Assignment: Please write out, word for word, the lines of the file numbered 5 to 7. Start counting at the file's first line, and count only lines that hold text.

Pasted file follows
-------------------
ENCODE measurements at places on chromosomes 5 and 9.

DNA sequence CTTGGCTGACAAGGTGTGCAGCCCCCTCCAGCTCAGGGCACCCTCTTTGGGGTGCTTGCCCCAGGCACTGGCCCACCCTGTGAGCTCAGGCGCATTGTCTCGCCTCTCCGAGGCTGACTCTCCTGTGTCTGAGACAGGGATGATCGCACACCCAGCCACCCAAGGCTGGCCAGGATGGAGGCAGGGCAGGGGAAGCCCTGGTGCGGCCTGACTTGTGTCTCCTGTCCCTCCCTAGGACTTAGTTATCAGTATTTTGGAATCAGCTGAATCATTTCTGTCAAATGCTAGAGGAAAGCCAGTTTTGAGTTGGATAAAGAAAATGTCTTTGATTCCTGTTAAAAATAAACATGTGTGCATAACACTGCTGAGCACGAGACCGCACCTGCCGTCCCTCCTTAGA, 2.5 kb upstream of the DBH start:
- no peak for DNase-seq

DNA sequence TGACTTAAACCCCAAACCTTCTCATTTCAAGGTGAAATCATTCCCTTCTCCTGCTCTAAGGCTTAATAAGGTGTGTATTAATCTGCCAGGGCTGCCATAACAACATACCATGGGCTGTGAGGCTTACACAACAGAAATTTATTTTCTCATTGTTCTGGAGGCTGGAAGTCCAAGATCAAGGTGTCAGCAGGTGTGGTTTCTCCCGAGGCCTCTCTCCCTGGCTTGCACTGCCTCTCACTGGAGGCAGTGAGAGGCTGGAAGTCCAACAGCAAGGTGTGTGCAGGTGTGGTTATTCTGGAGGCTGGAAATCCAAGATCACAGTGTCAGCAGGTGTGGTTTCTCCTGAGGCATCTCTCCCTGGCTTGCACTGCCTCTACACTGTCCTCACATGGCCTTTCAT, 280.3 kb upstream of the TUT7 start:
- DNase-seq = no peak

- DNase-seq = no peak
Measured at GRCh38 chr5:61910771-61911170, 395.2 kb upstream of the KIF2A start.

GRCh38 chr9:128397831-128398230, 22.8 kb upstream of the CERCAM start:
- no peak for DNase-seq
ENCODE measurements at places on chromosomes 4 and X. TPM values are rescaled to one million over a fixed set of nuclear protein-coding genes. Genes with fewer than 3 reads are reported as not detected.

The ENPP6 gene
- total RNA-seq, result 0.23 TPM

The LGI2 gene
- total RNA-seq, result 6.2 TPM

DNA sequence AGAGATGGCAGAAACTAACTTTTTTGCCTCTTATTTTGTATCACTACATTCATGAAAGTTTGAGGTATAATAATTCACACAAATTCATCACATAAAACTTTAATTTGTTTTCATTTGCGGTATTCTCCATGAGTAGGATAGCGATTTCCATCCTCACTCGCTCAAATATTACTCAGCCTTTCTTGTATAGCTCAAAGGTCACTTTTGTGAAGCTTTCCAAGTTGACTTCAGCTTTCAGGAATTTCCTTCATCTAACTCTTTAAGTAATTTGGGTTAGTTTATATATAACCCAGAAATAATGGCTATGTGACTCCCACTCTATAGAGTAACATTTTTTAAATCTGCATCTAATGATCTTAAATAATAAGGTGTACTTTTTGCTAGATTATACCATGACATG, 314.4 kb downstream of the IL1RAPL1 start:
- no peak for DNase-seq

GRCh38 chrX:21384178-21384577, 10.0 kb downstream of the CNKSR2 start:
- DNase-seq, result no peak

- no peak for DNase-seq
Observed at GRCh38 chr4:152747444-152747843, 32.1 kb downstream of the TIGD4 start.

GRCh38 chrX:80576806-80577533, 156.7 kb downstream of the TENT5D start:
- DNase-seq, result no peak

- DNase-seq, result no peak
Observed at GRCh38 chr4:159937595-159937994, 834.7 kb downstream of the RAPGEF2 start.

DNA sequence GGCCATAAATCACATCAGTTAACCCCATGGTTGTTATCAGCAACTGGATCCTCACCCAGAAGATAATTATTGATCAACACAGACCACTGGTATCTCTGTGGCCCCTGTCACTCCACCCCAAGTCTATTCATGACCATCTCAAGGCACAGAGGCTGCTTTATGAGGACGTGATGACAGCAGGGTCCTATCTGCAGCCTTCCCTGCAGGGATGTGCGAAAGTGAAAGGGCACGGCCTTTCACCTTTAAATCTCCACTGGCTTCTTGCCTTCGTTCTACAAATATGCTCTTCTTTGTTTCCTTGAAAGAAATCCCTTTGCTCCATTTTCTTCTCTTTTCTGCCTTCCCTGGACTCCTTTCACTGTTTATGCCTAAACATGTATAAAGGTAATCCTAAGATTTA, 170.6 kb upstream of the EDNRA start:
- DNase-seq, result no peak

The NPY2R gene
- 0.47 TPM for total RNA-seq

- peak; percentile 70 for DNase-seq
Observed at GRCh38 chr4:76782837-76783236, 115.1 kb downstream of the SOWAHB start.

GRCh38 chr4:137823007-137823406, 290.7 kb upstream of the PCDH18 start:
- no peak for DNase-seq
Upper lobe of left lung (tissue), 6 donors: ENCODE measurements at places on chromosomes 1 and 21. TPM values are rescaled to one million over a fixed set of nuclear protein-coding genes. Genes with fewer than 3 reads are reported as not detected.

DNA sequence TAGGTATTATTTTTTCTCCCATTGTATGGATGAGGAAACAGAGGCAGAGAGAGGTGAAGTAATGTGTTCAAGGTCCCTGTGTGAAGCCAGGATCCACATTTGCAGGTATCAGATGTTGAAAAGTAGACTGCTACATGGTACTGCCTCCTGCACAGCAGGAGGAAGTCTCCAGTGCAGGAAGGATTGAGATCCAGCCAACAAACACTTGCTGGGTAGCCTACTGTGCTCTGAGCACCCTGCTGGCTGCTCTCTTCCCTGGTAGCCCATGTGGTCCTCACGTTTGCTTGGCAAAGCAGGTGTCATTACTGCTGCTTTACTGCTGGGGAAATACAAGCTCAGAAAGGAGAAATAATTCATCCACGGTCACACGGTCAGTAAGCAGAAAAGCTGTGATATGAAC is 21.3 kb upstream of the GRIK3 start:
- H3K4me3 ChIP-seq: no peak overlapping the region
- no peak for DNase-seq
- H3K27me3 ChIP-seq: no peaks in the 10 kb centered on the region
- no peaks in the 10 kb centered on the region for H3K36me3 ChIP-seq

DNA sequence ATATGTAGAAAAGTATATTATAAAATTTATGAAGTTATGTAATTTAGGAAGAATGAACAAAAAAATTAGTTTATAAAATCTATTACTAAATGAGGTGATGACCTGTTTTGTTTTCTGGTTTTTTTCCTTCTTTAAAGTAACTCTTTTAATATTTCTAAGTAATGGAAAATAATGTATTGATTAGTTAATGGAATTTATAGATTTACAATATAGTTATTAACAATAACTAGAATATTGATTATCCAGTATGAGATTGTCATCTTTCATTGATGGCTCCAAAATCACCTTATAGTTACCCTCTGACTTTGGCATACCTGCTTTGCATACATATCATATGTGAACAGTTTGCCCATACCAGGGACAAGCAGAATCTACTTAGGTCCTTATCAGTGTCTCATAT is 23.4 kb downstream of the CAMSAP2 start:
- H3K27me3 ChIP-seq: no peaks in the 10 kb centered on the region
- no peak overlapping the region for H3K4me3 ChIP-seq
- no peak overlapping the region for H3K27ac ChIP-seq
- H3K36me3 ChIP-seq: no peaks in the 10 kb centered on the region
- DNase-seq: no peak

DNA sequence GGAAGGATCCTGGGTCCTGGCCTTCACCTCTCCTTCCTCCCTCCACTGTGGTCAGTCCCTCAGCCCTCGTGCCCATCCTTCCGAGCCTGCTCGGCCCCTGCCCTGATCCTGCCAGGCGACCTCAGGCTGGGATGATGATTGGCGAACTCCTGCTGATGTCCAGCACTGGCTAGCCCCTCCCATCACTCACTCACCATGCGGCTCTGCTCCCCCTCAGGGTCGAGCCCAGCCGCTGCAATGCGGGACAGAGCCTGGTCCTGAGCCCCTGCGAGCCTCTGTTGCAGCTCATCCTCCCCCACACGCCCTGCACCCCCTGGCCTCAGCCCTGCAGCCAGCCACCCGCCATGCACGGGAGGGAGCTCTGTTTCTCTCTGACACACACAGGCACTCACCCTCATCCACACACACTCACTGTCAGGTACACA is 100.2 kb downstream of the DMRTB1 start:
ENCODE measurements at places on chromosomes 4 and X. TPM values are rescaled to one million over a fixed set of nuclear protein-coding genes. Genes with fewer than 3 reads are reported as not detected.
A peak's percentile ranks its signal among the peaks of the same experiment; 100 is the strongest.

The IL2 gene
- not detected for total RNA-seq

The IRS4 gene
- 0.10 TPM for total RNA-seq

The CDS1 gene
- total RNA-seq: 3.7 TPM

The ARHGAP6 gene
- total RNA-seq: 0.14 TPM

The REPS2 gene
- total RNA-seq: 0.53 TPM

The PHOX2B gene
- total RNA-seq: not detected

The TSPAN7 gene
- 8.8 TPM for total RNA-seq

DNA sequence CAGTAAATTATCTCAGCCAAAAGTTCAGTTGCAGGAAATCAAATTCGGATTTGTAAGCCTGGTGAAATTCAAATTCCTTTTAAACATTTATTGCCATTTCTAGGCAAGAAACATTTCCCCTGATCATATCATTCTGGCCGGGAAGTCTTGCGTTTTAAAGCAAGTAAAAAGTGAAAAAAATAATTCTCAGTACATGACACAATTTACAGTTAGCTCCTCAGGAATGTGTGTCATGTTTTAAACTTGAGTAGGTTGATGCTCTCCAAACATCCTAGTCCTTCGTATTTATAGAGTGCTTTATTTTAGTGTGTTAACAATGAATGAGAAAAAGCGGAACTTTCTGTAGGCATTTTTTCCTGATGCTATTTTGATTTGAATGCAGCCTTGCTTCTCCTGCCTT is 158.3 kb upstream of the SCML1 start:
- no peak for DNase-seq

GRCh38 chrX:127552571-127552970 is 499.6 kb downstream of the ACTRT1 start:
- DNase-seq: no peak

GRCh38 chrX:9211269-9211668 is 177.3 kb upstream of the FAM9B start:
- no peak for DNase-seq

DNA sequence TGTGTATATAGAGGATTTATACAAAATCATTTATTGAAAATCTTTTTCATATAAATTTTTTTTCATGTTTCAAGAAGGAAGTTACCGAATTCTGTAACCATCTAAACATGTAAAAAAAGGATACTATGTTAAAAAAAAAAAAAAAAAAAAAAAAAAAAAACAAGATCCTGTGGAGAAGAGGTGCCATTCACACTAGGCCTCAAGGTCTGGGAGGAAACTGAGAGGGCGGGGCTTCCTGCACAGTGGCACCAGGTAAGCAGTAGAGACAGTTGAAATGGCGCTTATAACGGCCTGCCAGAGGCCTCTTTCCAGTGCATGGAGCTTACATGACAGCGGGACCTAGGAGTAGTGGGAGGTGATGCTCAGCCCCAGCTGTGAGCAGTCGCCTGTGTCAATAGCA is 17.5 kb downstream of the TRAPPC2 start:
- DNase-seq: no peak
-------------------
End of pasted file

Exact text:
- DNase-seq = no peak

- DNase-seq = no peak
Measured at GRCh38 chr5:61910771-61911170, 395.2 kb upstream of the KIF2A start.